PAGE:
The Pas, Manitoba, incorporated as a town in 1912, population 5,639 (2021 census), 5,369 (2016 census). The town of The Pas is located on the south bank of the Saskatchewan River, about 60 km northwest of where the river enters Cedar Lake.
At first a Cree encampment, The Pas site was visited by early explorers Henry Kelsey, the La Vérendrye sons and Sir John Franklin. It became a fur-trade centre, beginning with the French Fort Paskoyac (also spelled Pasquia and Paskoya) in the mid-1700s. The origin of the name is uncertain, but it may be the Cree word W’passkwayaw, meaning “wooded narrows” (in the river) (see also Cree Language).
Members of a rescue party sent to search for the missing Franklin expedition (see Franklin Search) helped create a new Anglican mission while wintering at The Pas in 1847. In 1876, the federal government and First Nations of the Lake Winnipeg area signed Treaty 5. The Pas Band of Cree was among the signatories. A Roman Catholic mission established in 1887 played a significant role in the development of various institutions, including the hospital.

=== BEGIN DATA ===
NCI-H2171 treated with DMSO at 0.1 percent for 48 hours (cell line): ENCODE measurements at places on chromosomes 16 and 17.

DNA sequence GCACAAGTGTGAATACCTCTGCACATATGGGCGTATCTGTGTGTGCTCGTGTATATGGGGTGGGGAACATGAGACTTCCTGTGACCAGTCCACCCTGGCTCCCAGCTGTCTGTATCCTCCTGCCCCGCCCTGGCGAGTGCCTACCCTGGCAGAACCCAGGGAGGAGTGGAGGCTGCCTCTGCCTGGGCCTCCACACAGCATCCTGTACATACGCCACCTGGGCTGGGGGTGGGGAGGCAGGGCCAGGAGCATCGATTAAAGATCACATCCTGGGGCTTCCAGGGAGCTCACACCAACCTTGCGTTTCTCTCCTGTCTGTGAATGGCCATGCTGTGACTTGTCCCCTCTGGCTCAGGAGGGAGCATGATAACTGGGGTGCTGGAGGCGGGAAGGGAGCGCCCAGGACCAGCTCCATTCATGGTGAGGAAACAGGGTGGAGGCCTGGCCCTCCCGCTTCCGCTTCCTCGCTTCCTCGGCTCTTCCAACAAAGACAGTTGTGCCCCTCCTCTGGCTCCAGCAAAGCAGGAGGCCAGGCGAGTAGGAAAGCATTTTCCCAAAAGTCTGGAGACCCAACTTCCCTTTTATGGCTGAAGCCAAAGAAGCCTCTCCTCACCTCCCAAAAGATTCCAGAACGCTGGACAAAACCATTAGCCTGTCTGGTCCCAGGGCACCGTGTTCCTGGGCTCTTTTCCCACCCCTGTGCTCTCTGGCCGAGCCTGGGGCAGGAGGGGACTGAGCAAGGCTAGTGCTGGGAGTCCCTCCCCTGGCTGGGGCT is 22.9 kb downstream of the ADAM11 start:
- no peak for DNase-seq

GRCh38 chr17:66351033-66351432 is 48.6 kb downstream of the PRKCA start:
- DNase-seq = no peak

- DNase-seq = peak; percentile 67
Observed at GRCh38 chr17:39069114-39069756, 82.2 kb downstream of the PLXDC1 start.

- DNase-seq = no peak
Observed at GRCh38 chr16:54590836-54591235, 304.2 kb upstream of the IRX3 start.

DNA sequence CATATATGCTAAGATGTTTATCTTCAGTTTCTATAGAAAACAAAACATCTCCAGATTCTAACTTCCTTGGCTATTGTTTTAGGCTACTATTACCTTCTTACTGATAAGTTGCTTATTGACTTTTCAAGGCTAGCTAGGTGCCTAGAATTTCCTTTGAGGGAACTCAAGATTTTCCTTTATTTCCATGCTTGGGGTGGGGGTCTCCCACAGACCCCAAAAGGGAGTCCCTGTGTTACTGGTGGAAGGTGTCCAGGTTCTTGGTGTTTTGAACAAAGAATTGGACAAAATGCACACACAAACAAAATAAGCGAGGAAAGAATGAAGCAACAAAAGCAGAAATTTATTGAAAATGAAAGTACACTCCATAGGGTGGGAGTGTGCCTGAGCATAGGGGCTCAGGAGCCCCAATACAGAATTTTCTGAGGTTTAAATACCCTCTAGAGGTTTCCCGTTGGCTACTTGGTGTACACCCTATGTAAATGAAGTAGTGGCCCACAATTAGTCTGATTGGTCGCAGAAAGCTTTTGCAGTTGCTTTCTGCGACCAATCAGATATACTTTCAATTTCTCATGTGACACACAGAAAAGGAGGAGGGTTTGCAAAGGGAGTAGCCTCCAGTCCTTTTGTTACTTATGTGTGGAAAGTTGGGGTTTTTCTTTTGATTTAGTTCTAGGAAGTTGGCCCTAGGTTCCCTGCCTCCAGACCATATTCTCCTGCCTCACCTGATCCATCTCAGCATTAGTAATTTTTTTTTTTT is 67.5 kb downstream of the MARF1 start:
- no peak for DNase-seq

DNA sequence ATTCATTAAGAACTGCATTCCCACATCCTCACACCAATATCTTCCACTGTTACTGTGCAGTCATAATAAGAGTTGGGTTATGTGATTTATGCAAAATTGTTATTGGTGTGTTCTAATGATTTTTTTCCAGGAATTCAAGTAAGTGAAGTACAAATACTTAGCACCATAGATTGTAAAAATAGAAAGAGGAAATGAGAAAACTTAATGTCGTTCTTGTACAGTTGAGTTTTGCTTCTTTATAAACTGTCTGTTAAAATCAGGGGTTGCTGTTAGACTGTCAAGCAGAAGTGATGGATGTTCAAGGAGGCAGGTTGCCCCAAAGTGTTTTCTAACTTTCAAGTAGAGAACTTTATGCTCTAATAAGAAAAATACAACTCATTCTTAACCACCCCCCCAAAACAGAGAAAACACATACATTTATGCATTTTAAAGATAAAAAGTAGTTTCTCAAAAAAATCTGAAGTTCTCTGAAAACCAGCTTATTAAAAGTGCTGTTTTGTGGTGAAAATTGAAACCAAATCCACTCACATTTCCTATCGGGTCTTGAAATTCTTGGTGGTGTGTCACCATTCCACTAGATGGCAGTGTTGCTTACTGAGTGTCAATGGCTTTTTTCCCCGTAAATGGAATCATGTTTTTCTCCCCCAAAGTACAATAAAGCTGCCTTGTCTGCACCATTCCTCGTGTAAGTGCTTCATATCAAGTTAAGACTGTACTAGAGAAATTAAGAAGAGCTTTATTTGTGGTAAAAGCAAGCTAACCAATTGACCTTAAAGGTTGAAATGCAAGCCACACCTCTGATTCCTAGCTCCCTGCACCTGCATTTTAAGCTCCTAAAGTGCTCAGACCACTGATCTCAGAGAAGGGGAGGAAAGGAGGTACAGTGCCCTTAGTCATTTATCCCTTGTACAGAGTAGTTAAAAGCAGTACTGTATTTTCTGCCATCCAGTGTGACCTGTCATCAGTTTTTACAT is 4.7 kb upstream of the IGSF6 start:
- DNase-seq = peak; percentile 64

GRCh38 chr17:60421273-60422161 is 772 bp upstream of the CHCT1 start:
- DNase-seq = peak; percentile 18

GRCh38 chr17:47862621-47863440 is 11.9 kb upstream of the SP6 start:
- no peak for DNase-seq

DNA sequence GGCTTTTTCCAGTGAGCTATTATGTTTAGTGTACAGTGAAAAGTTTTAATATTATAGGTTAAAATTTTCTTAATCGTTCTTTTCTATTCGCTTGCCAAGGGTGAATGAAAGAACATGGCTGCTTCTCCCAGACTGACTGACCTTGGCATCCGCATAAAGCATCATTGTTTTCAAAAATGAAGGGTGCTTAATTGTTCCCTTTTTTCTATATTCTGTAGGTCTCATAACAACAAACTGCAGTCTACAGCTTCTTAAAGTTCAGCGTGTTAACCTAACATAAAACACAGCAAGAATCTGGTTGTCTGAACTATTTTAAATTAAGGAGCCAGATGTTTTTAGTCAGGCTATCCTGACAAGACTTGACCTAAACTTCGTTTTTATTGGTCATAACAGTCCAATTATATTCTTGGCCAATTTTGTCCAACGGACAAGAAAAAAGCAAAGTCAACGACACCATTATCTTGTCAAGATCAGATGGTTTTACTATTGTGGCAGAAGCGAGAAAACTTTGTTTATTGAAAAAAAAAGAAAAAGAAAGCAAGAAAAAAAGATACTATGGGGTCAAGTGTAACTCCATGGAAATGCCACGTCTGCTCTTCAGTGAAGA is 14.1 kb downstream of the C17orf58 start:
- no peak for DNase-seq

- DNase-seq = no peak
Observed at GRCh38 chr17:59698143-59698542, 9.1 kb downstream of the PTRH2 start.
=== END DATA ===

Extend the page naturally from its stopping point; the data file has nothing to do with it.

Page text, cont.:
The Pas Band (now the Opaskwayak Cree Nation) surrendered the townsite in 1906 and moved to reserve lands on the north bank of the Saskatchewan River.
In the early 1900s, mining and commercial fishing in the North, lumbering and construction of the Hudson Bay Railway enhanced the town’s importance as an economic and administrative centre. Mixed farming became more viable west of the town after a major drainage project was finished in 1960.
Economy and Labour Force
The Pas is an important link between the mining, fishing and trapping areas of the Canadian Shield and the mainly agricultural lands of southern Manitoba. Its main employer is Canadian Kraft Paper Industries Ltd., which operates a pulp and paper mill. However, most of the town’s jobs are in the service sector (e.g., education, health care, public administration and hospitality). The Pas is home to University College of the North (see University College).